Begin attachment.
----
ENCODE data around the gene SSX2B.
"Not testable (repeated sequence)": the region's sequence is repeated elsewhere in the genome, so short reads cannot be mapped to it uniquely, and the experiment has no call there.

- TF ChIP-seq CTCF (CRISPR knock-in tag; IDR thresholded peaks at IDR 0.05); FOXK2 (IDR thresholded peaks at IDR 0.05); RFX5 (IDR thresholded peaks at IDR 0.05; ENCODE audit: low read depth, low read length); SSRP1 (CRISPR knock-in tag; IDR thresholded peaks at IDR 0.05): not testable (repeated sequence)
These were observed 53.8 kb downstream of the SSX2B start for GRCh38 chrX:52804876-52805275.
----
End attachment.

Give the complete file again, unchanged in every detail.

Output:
ENCODE data around the gene SSX2B.
"Not testable (repeated sequence)": the region's sequence is repeated elsewhere in the genome, so short reads cannot be mapped to it uniquely, and the experiment has no call there.

- TF ChIP-seq CTCF (CRISPR knock-in tag; IDR thresholded peaks at IDR 0.05); FOXK2 (IDR thresholded peaks at IDR 0.05); RFX5 (IDR thresholded peaks at IDR 0.05; ENCODE audit: low read depth, low read length); SSRP1 (CRISPR knock-in tag; IDR thresholded peaks at IDR 0.05): not testable (repeated sequence)
These were observed 53.8 kb downstream of the SSX2B start for GRCh38 chrX:52804876-52805275.